Godtalk: Answers to Prayer



After explaining the meaning of the Lord’s Prayer,  St Augustine goes on to speak about answers to prayer.
We do not know how to pray as we ought. You may still perhaps ask why the apostle Paul said, 'We do not know how to pray as we ought'; for it is impossible to believe that either he or those to whom he was saying this did not know the Lord's prayer. 

The apostle shows that he himself is not exempt from ignorance. He hardly knew how to pray as he ought when, to prevent his being elated by the greatness of his revelations, there was given him a sting of the flesh, an angel of Satan to buffet him: which caused him to ask the Lord three times to take it away from him - surely this was not to know how to pray as he ought?

In the end he heard the Lord's reply as to why the prayer of such a great man as he was not granted: 'My grace suffices for you; for virtue is perfected in weakness.'

So in these afflictions that can both benefit and do harm, we do not know how to pray as we ought. Yet because they are difficult and troublesome, annoying our sense of our own weakness, we pray with all our human will for them to be taken away from us.

But we owe this much trust to our Lord God, that if he does not take them away, we should not suppose ourselves to be neglected by him, but should rather hope with devout patience for good things greater than the evils. For in this way virtue is made perfect in weakness.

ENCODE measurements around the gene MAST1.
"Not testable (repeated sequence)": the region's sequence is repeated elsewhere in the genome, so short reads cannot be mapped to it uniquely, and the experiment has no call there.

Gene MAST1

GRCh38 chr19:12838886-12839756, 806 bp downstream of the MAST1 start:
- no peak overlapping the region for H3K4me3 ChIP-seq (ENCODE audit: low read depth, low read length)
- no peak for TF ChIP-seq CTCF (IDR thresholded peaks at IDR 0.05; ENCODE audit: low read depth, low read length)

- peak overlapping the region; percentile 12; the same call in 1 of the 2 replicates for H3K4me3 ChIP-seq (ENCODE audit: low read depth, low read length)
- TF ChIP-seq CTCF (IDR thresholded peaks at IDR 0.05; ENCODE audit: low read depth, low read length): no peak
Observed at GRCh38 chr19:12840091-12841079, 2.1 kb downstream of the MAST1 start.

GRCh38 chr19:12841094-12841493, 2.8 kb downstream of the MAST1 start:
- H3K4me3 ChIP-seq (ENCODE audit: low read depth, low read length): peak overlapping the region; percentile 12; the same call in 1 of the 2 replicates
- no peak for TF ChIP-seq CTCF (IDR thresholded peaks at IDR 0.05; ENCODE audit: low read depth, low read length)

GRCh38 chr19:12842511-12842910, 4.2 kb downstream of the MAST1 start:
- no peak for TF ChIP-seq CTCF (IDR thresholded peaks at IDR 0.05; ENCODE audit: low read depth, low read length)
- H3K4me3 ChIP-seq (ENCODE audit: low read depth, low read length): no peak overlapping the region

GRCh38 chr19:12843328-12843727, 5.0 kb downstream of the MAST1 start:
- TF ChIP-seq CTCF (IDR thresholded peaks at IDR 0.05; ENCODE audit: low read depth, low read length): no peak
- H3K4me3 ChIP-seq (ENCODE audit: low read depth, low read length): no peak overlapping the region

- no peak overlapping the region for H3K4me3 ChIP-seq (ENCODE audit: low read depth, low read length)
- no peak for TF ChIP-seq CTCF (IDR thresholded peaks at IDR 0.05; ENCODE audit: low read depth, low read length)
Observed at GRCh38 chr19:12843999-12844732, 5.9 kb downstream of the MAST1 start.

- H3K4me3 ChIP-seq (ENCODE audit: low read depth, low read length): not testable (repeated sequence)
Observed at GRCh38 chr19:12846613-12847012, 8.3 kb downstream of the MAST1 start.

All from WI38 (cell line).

These things are written to stop anyone thinking highly of himself if his prayer is heard when he asks impatiently for something it would be better for him not to obtain; on the other hand, should his prayer not be heard, he may become utterly depressed, despairing of the divine mercy towards himself, though it may be what he is asking could cause much more terrible afflictions if granted or else bring good fortune which might corrupt and ruin him. In such cases, then, we do not know how to pray as we ought.

So if something happens contrary to our prayer, we should bear it patiently, give thanks in all circumstances, and have not the least doubt that it was more opportune for God's will to be done than our own.    

The Lord gave us this kind of example. When he had said, 'Father, if it be possible, let this chalice pass from me'; he then changed the human will that was in him from the fact of his assuming human nature, and immediately added, 'But not what I will, but what you will, Father.' Hence deservedly, by the obedience of one man many are made righteous '”

Peter Knott SJ